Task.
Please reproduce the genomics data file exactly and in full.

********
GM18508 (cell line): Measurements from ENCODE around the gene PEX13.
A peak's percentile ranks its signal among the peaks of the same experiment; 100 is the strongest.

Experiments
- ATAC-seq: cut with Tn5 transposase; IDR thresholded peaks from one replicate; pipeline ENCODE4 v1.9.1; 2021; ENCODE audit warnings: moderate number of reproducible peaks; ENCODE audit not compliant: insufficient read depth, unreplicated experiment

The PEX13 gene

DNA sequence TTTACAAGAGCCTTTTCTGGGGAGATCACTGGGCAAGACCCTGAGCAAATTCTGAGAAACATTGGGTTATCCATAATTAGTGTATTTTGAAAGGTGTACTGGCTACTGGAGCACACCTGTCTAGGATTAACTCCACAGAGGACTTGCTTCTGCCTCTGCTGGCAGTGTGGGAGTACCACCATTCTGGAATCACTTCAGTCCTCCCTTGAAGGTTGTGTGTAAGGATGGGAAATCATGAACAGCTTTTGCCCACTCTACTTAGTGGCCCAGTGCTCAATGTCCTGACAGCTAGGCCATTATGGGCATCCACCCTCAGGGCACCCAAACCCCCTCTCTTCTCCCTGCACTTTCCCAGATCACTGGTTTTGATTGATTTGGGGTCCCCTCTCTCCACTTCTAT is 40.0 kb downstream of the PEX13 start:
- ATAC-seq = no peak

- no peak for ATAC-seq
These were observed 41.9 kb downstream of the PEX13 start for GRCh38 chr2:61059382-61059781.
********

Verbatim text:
GM18508 (cell line): Measurements from ENCODE around the gene PEX13.
A peak's percentile ranks its signal among the peaks of the same experiment; 100 is the strongest.

Experiments
- ATAC-seq: cut with Tn5 transposase; IDR thresholded peaks from one replicate; pipeline ENCODE4 v1.9.1; 2021; ENCODE audit warnings: moderate number of reproducible peaks; ENCODE audit not compliant: insufficient read depth, unreplicated experiment

The PEX13 gene

DNA sequence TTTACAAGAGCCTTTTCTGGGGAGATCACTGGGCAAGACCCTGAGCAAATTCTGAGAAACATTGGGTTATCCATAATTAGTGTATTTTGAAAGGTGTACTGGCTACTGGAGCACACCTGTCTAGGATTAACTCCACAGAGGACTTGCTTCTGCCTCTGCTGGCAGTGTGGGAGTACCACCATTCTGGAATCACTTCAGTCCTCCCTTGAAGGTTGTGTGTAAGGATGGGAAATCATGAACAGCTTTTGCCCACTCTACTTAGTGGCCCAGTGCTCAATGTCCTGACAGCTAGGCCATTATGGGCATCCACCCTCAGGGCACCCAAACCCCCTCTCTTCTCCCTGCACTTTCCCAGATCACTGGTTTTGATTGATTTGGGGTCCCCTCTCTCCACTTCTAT is 40.0 kb downstream of the PEX13 start:
- ATAC-seq = no peak

- no peak for ATAC-seq
These were observed 41.9 kb downstream of the PEX13 start for GRCh38 chr2:61059382-61059781.